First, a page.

Crossposted at The Rockefeller Republican
*Note to my hardcore conservative friends….please stay with me until the end before you decide to throw things at your computer screen.
If Republicans, and conservatives ever hope to regain their position of power in Washington they are going to have to come to terms with Rockefeller Republicans, RINOS, moderates, centrists etc. While they may not agree on everything, if they take a serious look, issue by issue, most will find that the so-called moderates are on board with conservatives on the weightiest topics of the day. In a nation essentially split between two competing ideologies, it makes no sense to crowd out all but the truest of true believers. If the GOP wants to become a majority party it needs to embrace all factions, even if only as the lesser of two evils.
The United States is always being pulled in two divergent directions. On the one hand there is a committed base of true conservatives who believe in a very limited federal government, low taxes and muscular foreign policy. On the other hand there is a base, no less committed, of liberals who believe that government offers the best hope for a just society and therefore a large federal government, complete with all that entails, is an objective good. These two sides are never going to “convert” each other. That would be like an atheist convincing an evangelical that there is no god- the two sides will never agree. (While I am sure there will be fringe cases of conversion, these are the exceptions that prove the rule.) Now neither side is unAmerican, evil, or stupid- they simply have drastically different ideas for what America should be. I for one am solidly in the conservative’s camp, but that does not mean I think every word that leaves a liberal’s mouth is inherently wrong; and therein lies the problem. I belong to that vast swath of citizens in the middle who are not “true believers” on either side, but who must find their way through the wilderness that is centrist America. Thankfully, the country is still “center right” so there is real opportunity there.
If you talk to a large number of average, everyday people you will find they do not fit into the ideological boxes that many political activists like to put them in. There are such things as pro-life liberals and environmentalist conservatives. Talk to enough people and you will see evangelicals who think the government should offer universal health care, and left-leaning teachers who think school choice is the best option to fix schools. This is where the political fight is. How can Republicans make a convincing case to this vast and fertile middle ground in America?
Let’s take New England as a case study. There used to be a vibrant Republican base and community there. However over the past half century the Republican message has narrowed to the point where the traditionally moderate branch of the party that had thrived there is all but gone. In the vacuum left by the conservatives, liberals were more than happy to step in. In its place Democrats have been allowed to virtually indoctrinate citizens of the North East in liberal philosophy. So much so that now instead of a moderate Republican like Henry Cabot Lodge, Jr., Massachusetts is represented by the ultra-left Teddy Kennedy. Over the years voters have gotten comfortable with the Democratic party, to the point where a Republican has a hard time getting airtime each election cycle.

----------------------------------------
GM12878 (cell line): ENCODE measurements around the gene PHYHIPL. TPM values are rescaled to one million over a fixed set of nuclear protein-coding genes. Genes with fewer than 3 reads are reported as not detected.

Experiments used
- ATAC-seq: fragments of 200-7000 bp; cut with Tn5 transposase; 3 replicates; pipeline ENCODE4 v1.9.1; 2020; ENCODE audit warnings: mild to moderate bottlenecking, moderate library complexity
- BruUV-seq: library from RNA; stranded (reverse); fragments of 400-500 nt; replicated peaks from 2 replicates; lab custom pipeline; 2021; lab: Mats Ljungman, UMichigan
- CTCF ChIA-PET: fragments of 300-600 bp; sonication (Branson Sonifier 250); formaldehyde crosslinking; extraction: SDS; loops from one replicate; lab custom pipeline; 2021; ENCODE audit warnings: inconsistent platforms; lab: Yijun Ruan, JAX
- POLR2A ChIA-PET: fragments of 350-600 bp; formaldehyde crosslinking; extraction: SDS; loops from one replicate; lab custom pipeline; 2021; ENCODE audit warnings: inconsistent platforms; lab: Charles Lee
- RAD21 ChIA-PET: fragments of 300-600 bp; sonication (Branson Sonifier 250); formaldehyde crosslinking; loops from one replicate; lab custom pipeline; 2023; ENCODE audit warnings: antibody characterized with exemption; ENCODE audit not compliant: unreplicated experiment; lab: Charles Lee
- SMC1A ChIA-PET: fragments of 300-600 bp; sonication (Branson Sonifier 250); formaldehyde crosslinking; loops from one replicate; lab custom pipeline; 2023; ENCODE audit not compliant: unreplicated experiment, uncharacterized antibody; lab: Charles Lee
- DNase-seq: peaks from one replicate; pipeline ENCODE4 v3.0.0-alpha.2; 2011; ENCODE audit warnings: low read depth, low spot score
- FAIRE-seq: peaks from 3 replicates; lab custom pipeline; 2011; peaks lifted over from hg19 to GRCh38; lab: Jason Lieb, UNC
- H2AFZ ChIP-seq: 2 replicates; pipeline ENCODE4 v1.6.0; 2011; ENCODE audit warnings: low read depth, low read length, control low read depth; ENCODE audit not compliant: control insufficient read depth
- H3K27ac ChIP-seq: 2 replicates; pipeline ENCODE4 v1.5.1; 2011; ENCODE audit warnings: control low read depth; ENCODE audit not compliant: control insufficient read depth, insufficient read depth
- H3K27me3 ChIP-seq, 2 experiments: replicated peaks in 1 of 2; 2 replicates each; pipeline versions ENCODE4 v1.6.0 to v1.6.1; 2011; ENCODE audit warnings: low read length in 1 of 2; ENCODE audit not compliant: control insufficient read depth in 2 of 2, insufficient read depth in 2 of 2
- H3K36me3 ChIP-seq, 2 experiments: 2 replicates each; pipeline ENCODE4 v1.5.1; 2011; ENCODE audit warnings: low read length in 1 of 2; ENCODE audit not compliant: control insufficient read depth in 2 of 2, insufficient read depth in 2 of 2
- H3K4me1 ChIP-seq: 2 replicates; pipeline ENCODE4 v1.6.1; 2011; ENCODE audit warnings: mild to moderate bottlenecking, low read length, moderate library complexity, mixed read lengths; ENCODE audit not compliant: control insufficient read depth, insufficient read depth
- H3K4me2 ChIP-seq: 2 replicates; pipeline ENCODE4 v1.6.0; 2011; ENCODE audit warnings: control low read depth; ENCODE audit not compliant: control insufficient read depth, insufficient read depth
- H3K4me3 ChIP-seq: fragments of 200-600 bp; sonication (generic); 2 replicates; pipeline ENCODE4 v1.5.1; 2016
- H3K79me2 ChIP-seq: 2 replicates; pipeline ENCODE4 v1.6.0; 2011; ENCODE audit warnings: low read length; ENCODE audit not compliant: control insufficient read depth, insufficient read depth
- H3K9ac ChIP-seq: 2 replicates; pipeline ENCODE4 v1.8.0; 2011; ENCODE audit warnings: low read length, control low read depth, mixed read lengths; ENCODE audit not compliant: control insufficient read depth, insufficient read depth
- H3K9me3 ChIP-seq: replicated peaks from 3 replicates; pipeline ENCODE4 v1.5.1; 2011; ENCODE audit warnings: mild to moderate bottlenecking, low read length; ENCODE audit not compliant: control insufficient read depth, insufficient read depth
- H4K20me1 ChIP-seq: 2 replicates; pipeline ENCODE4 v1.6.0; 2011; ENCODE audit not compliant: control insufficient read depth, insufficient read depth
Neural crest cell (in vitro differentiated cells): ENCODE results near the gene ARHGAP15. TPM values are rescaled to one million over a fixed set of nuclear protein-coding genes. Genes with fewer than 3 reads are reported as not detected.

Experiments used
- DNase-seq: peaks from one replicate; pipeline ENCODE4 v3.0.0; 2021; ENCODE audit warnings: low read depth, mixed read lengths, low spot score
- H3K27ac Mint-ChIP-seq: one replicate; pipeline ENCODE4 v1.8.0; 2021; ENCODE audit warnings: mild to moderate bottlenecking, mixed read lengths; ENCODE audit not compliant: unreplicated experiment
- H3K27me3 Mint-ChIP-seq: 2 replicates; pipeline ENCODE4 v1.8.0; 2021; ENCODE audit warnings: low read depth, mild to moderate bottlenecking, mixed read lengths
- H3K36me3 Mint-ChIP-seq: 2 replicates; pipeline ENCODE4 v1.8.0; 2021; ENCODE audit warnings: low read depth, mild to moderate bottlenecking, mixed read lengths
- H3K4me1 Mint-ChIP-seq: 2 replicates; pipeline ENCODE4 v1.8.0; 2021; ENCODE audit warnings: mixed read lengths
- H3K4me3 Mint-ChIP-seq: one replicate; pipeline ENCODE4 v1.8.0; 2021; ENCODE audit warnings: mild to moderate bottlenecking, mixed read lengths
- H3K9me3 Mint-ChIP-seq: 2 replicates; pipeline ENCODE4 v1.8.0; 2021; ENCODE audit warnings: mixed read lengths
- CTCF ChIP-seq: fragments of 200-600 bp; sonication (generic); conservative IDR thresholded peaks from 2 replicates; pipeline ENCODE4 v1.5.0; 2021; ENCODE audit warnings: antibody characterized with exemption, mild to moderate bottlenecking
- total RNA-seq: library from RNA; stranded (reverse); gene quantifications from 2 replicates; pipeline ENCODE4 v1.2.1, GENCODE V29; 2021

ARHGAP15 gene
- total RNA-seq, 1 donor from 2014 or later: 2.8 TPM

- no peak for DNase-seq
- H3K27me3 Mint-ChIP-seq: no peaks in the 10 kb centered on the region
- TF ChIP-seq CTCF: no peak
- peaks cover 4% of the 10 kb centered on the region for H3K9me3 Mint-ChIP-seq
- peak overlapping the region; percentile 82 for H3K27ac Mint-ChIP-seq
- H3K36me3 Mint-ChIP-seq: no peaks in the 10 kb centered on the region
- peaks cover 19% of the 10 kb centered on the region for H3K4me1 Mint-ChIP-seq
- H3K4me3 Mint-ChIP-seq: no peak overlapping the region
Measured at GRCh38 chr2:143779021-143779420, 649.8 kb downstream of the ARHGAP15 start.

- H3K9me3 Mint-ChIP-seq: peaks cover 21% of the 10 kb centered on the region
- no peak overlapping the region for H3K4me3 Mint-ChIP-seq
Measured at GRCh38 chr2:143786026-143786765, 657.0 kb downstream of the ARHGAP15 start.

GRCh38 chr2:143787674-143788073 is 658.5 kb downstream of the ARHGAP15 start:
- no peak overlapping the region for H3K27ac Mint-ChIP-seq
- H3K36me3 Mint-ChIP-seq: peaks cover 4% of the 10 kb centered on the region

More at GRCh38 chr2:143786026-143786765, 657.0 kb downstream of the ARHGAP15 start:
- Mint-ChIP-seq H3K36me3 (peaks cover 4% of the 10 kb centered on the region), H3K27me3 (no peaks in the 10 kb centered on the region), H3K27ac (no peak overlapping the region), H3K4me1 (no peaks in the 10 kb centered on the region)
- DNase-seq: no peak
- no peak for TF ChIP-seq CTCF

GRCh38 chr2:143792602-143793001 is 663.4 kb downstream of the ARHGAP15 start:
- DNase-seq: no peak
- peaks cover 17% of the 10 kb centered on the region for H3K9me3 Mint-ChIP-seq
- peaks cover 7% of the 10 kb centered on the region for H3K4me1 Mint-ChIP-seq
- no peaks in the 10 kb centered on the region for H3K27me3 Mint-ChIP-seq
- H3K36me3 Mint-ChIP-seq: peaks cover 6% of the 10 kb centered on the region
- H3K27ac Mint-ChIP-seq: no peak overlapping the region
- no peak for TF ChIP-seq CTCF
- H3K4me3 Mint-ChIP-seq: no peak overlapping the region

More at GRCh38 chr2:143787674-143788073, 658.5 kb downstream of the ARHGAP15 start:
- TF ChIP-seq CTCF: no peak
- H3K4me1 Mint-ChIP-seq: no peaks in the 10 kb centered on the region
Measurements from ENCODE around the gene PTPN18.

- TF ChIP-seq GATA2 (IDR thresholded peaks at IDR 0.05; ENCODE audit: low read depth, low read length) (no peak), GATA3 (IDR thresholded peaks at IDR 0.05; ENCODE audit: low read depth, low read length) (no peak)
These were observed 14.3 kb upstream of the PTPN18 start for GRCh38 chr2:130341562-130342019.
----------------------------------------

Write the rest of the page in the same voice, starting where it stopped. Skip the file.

Today New England is left with only Olympia Snowe and Susan Collins to represent the Republicans. I know there are plenty of conservatives who consider these two women to be Republicans in name only (RINOS). However, if they were to be defeated, who would be most likely to take their place? A Glenn Beck or an Al Franken? After 50 years of liberal indoctrination New England isn’t going to turn into Sean Hannity’s key demographic over night. However, the North East is an area that tends to be sympathetic to fiscally conservative candidates (Mitt Romney, Bill Weld) even though it is socially liberal. There is some common ground with the overall conservative movement there- if the GOP is willing to have a bigger tent.
So what should conservatives and the GOP do with this region? They should look for the lowest hanging fruit and try to install some moderate “Rockefeller Republicans” in New England. Over time people will get used to voting Republican, and the overall image of conservatives will change. In a region such as this, prejudices have built up over decades and it will take time to reverse the damage culturally. Right now there is a great opportunity to start this process with the implosion of CT Senator Chris Dodd. One can easily see a moderate winning this seat in two years. And four years after that maybe Lieberman retires and the chance of gaining another seat will open up. Over time the party can rebuild its image to the point where there is once again a vibrant moderate wing of the party with its base in New England.
Conservatives need to ask themselves. Do they want a minority party of ultra conservatives to act as a gadfly to the liberal left? Or, do they want to be a majority party that has some moderates on the wings that need to occasionally be placated? Both choices can be seen as valid, but only one will help America chart a more conservative course in the years ahead.
For more center-right news & views see The Rockefeller Republican